In this quick start guide, I’ll go through the steps of writing your first GDK app, “Where Am I?” This app will ensure you are never lost. By simply shouting “Okay Glass, where am I?” the app will find your latitude and longitude, and try to find the nearest street address.


In order to start writing native apps for Google Glass, here’s what you’ll need:

  • Google Glass! There is currently no way to emulate the device and its sensors, so getting a real device is a must. You can request an invite directly from Google here, or search on Twitter for someone with a spare invite to share.
  • ADT – Android Development Tools is basically a plugin for Eclipse that lets you compile and load your native code onto Glass.
  • Source Code (optional) – I’ve included the source code for this app on Github here. If you want to follow along without copying and pasting a bunch of code, you can simply skip back and forth by running git commands that I’ll describe later on.

Getting Started

Google Glass runs on a special version of Android, “Glass Development Kit Sneak Peek” – a tricked out version of API 15.  You’ll need to download this version with the Android SDK Manager within ADT (you can open it by clicking on the icon of the Android with a blue box and an arrow on it).

Glass Sneak Peek

Once you’ve done that, you’ll need to create a new Android project with the correct SDK settings. Use API 15 for Minimum and Target SDK, and set “Compile With” to the GDK Sneak Peek.GDK SettingsCongratulations! You’ve created a project that should run on Google Glass! If you try running the app on your device, it may or may not work, since it won’t have a voice trigger associated with it yet. We’ll add a voice trigger in the next step.

Adding a Voice Trigger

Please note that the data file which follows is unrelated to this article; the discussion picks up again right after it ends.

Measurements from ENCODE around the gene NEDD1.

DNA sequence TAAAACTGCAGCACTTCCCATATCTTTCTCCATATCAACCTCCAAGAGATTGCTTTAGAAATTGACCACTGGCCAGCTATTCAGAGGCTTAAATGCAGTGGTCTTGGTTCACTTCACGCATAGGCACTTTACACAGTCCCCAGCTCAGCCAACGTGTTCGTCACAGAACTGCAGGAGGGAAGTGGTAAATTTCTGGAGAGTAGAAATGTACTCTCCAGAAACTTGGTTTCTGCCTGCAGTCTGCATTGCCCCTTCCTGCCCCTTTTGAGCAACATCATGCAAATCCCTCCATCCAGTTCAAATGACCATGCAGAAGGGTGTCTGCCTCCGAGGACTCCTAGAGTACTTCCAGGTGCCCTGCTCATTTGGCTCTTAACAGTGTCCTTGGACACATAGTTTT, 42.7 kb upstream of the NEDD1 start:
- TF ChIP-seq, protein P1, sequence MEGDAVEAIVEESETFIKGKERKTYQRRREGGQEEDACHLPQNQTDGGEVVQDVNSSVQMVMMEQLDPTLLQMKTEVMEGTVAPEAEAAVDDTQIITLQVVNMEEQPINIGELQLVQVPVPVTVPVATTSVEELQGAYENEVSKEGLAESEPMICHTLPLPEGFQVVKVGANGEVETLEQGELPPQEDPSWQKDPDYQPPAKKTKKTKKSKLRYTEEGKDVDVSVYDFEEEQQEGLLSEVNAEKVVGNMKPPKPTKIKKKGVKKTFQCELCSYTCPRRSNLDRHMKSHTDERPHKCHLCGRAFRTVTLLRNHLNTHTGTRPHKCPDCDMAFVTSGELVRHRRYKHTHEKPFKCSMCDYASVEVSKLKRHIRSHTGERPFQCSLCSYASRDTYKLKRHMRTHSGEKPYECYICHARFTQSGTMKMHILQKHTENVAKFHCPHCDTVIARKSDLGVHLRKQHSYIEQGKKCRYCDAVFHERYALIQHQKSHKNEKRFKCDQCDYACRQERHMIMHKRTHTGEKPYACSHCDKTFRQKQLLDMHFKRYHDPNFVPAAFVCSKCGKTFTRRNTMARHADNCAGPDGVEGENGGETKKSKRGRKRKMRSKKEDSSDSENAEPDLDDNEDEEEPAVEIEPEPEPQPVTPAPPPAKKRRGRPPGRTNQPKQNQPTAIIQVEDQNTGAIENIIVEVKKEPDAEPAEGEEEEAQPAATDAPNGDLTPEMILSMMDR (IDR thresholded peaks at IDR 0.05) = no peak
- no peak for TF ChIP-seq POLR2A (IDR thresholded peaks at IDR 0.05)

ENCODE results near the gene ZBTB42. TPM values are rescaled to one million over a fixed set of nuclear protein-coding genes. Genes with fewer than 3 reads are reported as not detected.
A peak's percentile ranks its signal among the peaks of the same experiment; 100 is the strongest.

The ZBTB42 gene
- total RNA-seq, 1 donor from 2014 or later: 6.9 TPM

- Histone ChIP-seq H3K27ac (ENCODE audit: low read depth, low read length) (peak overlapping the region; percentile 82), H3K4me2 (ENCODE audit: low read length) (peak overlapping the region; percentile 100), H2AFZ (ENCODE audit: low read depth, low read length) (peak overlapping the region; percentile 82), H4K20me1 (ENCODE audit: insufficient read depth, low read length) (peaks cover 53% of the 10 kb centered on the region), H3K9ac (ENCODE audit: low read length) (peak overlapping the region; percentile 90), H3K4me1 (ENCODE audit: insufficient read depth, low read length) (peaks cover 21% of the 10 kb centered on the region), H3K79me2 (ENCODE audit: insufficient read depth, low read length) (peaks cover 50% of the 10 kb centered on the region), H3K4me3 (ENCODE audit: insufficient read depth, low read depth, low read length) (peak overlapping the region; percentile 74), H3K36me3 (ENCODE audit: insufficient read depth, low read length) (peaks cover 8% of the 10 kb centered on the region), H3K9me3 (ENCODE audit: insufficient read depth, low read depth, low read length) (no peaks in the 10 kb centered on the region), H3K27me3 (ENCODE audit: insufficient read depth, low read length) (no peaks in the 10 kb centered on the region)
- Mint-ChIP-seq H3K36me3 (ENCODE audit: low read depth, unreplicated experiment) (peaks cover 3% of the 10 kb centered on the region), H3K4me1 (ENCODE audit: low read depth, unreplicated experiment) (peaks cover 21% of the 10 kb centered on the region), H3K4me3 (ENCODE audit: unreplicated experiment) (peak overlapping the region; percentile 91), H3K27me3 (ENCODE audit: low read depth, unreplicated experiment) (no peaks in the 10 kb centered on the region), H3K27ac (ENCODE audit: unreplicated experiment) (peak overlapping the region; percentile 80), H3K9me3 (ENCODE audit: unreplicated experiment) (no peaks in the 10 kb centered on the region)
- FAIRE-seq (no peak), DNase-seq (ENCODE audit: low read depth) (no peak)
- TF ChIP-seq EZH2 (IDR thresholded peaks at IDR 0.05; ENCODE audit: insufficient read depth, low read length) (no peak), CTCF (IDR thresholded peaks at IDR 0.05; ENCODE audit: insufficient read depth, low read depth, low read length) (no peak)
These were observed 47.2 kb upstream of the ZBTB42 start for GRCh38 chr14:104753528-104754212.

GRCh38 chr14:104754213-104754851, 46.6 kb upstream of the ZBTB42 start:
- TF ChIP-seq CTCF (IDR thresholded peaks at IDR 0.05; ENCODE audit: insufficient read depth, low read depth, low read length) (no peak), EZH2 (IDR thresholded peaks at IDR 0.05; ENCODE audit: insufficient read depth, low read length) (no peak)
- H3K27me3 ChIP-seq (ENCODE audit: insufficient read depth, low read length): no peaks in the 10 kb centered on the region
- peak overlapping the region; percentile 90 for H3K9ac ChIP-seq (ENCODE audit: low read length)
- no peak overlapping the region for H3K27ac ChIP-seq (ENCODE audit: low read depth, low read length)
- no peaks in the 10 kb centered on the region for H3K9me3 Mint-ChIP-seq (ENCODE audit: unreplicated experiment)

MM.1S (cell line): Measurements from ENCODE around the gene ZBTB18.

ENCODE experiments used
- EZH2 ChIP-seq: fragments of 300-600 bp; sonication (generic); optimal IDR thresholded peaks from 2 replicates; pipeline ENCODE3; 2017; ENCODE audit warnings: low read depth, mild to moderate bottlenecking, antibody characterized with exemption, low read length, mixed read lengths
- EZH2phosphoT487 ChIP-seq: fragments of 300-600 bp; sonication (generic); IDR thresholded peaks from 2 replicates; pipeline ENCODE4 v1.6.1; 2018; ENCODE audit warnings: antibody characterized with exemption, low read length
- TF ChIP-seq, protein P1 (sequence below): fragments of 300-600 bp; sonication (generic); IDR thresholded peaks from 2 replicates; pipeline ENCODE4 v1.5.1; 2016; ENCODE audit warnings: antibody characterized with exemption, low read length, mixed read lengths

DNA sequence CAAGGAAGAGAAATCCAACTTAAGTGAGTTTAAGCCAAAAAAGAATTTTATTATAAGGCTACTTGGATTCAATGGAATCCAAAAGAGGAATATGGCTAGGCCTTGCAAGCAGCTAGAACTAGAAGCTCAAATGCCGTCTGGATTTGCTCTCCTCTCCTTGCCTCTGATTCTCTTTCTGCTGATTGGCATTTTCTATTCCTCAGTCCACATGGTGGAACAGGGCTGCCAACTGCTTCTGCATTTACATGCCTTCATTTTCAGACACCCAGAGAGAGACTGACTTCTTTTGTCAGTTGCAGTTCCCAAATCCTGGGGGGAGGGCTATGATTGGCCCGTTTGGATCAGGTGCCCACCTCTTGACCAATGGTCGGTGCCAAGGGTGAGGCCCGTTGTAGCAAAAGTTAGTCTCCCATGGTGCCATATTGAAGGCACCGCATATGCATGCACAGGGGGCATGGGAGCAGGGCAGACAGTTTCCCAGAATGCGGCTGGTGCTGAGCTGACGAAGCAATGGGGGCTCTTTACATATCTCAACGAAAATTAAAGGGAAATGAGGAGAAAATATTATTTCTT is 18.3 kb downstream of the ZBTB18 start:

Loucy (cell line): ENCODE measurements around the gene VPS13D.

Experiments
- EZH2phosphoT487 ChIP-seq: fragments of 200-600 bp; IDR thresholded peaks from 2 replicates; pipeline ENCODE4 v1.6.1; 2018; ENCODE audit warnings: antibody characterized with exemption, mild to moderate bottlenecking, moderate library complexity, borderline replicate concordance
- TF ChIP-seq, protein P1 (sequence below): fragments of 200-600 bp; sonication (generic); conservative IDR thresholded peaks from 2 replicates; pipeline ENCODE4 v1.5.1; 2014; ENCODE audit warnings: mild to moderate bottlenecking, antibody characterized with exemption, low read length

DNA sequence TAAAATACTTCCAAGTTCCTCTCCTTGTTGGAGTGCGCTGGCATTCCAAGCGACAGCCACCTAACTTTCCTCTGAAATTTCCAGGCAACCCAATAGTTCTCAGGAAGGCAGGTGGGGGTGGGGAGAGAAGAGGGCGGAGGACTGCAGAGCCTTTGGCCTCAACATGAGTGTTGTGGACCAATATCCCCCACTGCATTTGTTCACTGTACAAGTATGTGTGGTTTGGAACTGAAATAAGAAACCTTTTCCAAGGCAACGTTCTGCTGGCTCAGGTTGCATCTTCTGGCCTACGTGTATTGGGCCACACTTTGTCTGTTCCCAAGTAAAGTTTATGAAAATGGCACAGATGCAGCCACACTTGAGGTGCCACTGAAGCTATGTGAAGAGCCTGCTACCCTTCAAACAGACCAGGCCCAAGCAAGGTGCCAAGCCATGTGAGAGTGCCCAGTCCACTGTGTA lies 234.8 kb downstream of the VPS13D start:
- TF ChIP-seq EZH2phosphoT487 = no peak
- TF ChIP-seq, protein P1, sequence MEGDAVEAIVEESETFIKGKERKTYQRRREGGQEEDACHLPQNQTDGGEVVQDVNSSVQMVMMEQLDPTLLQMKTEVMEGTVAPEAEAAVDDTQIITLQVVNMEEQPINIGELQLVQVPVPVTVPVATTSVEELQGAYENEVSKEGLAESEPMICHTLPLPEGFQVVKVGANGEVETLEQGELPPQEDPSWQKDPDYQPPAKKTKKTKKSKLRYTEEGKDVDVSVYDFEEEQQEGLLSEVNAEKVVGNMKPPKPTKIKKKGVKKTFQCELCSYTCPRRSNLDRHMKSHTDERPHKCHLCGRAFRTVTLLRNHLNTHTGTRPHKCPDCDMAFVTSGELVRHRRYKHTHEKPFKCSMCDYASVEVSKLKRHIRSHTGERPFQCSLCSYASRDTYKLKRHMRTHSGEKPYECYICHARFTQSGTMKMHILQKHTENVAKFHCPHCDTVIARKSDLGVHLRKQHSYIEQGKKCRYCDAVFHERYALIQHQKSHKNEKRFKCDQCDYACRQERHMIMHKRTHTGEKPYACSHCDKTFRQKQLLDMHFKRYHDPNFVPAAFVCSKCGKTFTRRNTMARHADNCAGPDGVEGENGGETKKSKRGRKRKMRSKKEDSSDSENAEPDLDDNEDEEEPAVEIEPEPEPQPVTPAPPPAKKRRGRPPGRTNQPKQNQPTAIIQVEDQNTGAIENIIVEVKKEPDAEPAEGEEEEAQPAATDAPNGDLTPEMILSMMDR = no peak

If you’re following along with git, you can type the following command to fill out all the code for this step:

Because Google Glass is such a new paradigm for user input, we’ll need to set up a voice trigger to allow the user to start our app. To do this, we’ll add some some strings to our strings.xml and add an xml resource that describes the voice trigger. Finally, we’ll add an intent filter to our AndroidManifest.xml to register the voice command.

1. In res/values/strings.xml

2. In res/xml/whereami.xml (you can name this file anything as long as you refer to the same file in AndroidManifest.xml

3. In AndroidManifest.xml:

Now, if you run your code on Glass, you should be able to find the “Where Am I?” command in the Ok, Glass menu!

Glass Voice Trigger

Using Glass Cards

We’ve gotten voice commands working, and that’s half the battle. Next we’ll learn how to use Cards, the native user interface for Glass. We’ll need to remove the existing style, then instantiate a Card object, set up its text and set it as the content view.

1. Remove the line in AndroidManifest.xml that reads:

2. Import Card from the GDK and create a new Card instance in OnCreate()

If you run the app, should see something like this:

Glass Card

Getting Location and Updating the Card

If you’re following along with git, you can type the following command to fill out all the code for this step:

Finally, we want to get the Glass’ location and update the card with the appropriate info. Our lost Glass Explorer will be found and all will be well. We’ll do this by requesting location permissions, setting up a LocationManager and handling its callbacks by updating the card with lat long and a geocoded address, if available.

1. Ask for permissions for user location and internet in AndroidManifest.xml

2. Create a LocationManager that uses certain criteria to figure out which location services it can use on Glass in MainActivity.java

3. Implement callbacks that will update the card when you get a location update in MainActivity.java

The app should now start getting location updates on the Glass (it can take a while to get a good fix) and update the Card once it finds you. The result should look something like this: